Honors
Richard Copeland

Richard Copeland

He built one of the nation’s most successful minority-owned construction companies—and helped build the Twin Cities’ major sports venues.

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Thor Construction

Founded: 1980

Headquarters: Fridley
(with plans to move to North Minneapolis)

Employees: More than 150

2015 revenue: $151 million

Other locations: Nevada, California, Florida, Louisiana, Mississippi, North Dakota, Missouri


1955
Born in Minneapolis.

1980
Founds Thor Construction.

1999
Teams with M.A. Mortenson on construction of Xcel Energy Center in St. Paul, one of several high-profile collaborations between the two.

2001
Expands to Las Vegas, the first of several successful markets outside Minnesota.

2013
Thor is named the Minnesota Entrepreneurial Success of the Year by the U.S. Small Business Administration.

2014
Launches Thor Sustainability, a construction business focusing on green retrofitting of existing buildings.

2016
Thor revenues projected to reach $200 million.

“We’re still not there.”

That’s what Richard Copeland replies when asked when it occurred to him that his company was competing at a high level in the local construction market. The answer might seem surprising.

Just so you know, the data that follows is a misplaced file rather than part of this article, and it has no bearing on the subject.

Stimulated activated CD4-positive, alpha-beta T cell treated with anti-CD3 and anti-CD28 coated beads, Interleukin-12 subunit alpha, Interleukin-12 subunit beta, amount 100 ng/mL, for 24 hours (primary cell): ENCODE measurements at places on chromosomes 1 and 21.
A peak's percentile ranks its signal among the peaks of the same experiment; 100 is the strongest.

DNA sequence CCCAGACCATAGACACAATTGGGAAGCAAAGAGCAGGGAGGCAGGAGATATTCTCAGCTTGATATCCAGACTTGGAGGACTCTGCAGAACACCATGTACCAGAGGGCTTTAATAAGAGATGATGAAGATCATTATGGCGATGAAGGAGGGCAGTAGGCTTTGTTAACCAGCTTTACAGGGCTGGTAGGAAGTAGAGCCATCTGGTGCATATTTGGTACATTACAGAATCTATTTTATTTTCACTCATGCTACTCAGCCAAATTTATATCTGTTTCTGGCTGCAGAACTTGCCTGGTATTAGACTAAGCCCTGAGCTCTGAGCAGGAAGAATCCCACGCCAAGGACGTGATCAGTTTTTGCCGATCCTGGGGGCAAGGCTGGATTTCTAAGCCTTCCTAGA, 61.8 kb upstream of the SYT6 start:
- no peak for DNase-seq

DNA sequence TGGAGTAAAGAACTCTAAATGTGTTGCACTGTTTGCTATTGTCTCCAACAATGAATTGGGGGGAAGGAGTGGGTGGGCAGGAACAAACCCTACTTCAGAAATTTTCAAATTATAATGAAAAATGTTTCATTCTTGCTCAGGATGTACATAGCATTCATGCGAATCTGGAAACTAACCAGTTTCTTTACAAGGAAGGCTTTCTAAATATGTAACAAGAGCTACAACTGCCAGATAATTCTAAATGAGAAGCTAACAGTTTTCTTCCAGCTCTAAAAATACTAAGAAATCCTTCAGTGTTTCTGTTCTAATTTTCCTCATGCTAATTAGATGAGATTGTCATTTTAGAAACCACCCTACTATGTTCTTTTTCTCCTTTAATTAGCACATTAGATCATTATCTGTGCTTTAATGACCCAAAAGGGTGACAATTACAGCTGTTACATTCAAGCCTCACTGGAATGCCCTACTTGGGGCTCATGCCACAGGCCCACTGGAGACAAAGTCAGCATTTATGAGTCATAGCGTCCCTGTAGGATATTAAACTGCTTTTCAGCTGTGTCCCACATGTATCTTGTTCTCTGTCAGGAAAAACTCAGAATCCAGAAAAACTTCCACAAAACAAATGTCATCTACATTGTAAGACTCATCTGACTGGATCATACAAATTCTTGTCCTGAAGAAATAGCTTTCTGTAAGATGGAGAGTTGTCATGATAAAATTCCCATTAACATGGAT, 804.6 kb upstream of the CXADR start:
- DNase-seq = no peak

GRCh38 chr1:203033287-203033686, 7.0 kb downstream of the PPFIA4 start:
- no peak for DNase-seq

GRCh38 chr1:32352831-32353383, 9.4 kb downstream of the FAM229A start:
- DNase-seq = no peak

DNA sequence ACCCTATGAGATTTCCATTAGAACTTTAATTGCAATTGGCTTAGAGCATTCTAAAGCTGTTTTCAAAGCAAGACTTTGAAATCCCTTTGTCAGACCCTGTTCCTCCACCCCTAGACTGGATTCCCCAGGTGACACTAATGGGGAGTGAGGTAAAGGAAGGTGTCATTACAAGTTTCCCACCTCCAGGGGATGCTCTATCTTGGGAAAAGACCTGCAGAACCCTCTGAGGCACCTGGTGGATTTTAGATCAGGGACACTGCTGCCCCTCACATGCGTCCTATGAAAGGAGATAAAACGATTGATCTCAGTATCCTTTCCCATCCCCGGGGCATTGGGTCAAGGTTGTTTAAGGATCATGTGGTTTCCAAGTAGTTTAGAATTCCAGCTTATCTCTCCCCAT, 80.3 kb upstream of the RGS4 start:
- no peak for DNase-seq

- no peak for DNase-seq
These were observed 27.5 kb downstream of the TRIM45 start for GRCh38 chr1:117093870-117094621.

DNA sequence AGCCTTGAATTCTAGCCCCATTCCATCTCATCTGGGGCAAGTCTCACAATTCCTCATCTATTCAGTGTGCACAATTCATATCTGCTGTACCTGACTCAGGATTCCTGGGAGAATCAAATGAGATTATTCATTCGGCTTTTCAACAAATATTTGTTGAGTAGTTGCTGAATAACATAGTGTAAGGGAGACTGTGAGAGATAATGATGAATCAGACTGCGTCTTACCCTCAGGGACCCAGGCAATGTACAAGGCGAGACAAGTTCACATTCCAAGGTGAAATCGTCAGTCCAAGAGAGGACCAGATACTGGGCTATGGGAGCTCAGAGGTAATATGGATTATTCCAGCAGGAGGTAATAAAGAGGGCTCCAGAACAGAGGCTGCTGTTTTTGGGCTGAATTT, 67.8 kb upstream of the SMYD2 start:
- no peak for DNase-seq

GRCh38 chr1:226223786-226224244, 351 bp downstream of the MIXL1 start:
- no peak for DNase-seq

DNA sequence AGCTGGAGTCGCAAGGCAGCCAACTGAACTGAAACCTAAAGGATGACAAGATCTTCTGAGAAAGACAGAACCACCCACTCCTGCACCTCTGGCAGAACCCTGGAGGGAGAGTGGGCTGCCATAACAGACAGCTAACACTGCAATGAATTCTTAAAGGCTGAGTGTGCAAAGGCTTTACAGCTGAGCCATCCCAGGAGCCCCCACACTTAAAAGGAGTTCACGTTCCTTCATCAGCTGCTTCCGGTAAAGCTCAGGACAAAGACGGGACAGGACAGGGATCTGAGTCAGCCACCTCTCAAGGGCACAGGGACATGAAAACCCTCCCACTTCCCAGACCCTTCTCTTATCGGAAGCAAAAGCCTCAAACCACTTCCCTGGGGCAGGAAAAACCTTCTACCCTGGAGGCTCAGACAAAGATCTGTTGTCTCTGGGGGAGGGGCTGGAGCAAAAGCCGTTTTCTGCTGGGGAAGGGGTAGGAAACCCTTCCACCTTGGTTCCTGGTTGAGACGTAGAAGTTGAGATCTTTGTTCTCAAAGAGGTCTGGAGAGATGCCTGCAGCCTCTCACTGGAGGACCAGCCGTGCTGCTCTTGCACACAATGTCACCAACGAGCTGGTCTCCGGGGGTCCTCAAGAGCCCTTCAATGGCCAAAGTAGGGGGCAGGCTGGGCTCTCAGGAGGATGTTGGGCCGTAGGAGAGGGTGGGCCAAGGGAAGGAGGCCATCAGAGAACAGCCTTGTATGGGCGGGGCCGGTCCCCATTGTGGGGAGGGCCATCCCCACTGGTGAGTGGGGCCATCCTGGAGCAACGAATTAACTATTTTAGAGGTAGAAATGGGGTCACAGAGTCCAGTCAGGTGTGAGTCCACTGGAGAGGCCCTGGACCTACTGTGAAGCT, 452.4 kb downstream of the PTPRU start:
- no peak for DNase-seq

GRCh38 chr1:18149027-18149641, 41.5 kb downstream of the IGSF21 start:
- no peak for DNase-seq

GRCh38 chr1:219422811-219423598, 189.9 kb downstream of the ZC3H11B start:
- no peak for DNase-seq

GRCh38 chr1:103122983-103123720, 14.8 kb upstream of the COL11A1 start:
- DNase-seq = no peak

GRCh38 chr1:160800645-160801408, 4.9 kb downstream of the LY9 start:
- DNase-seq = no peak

The founder and chairman of Thor Construction, Copeland has used a combination of intelligence and savvy to build his company into a perennial player in the Twin Cities’ crowded construction market. The company boasted revenue of more than $150 million in 2015, and has garnered praise for its work on such high-profile local projects as U.S. Bank Stadium and TCF Bank Stadium, as well as numerous Super Target stores and countless residential projects throughout the state. Thor has expanded to seven other states and has been honored as one of the most successful minority-owned businesses not only in Minnesota, but in the nation.

But does that make Copeland happy? Yes and no. A conversation with the 60-year-old brings forth a torrent of mixed feelings about the systemic racial disparities in the construction business. He acknowledges gratifying milestones, such as the company’s work for the Minneapolis Public Housing Authority and Thor’s work on the metro’s new stadiums. But these days, “about 85 percent of our business isn’t in Minnesota,” he says. “We know how to find minority workers, we know how to train them, we know how to vet them. But without the opportunities to get work here, we can’t make the difference we want to make in our own community.”

Copeland comes by his blunt nature honestly. His father, a Chicago native, ran a trucking company in North Minneapolis, stowing a .45 automatic pistol under the front seat of his pickup. Copeland was born in the old Sumner-Olson housing project. (It’s about 100 yards from where he now lives, in the Heritage Park development that Thor built.) After two years of college, Copeland went to work with his dad, an arrangement that, shall we say, didn’t end well. (The details of the junior Copeland’s termination involve that pistol and an exchange that can’t be recounted in a family magazine. But he now owns 60 percent of the trucking company.)